German Scholars in Exiledeals with intellectuals who fled Nazi Germany and found refuge in either the United States or in American Services in Great Britain and post-WWII Germany. The volume focuses on scholars who were outside the commonly known Max Horkheimer-Hannah Arendt circles, who are less well-known but not less important. Their experiences ranged from an outstanding career at an Ivy-League university to a return to the German Democratic Republic and a position as an economic advisor to East Berlin's party leadership. None had actual political power, but many asserted some degree of influence. Their intellecutal legacies can still be seen in today's political culture.
This collection of essays profiles ten exiled German and Austrian intellectuals who, the editors claim, are “less well-known but not less important figures” (ix) than contemporaries such as Hannah Arendt or Max Horkheimer. The book complements and expands upon the analyses in David Kettler and Gerhard Lauer’s edited volume Exile, Science, and Bildung: The Contested Legacies of German Émigré Intellectuals (New York, 2005). The essays vary in length and depth, ranging from brief sketches to lengthier analyses.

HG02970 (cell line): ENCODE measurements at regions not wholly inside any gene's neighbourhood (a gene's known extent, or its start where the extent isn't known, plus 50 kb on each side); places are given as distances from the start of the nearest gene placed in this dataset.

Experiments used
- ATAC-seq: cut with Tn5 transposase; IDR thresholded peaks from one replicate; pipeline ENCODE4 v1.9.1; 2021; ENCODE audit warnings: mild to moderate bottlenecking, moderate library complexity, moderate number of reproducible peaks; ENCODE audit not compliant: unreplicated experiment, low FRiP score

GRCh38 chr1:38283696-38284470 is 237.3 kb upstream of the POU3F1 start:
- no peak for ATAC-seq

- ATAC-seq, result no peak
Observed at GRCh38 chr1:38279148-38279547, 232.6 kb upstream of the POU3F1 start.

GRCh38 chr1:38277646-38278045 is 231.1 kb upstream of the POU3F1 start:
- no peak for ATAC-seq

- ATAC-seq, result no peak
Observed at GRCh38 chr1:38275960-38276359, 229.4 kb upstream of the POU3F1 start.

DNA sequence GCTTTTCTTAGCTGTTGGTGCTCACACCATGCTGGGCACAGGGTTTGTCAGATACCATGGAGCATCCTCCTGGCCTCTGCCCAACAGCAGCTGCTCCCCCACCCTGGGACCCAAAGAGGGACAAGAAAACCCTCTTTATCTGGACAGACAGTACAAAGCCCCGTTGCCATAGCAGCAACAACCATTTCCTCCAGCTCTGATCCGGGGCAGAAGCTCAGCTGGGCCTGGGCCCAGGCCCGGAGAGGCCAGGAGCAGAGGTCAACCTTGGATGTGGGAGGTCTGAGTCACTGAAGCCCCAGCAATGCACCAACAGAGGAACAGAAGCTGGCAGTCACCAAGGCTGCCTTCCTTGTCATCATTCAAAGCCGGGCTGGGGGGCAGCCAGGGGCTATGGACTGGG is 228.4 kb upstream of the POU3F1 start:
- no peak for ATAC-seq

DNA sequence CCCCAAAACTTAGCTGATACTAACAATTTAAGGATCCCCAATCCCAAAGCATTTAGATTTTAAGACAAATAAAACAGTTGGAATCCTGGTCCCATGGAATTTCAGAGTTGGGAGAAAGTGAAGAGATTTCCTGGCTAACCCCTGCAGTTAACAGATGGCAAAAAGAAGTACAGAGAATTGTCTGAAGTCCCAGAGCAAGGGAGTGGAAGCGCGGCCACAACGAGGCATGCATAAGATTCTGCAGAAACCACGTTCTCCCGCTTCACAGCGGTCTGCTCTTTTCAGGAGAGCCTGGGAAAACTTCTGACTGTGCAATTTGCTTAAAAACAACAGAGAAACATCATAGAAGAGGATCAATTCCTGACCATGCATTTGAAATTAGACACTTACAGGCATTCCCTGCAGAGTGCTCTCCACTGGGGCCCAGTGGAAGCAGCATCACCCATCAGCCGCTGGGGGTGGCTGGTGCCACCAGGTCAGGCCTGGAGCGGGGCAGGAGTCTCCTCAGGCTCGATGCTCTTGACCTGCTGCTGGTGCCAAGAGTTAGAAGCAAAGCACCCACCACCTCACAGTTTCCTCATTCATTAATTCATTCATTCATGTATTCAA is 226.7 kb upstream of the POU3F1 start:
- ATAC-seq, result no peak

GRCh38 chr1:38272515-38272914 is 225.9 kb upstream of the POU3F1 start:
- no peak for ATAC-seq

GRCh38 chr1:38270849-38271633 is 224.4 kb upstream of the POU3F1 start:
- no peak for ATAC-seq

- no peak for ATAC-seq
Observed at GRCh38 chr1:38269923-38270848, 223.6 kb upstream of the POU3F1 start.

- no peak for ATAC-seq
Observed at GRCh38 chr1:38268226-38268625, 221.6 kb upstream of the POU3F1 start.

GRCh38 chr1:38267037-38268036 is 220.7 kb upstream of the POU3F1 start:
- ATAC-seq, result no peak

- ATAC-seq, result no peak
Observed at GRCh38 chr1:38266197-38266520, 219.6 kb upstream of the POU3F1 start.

Axel Fair-Schulzis assistant professor of history at The State University of New York at Potsdam and author of Loyal Subversion: East Germany and its bildungsbYrgerlich Marxist Intellectuals. Mario Kessler is associate professor of contemporary history at University of Potsdam and author of Historia magistra vitae? +ber Geschichtswissenschaft und politische Bildung.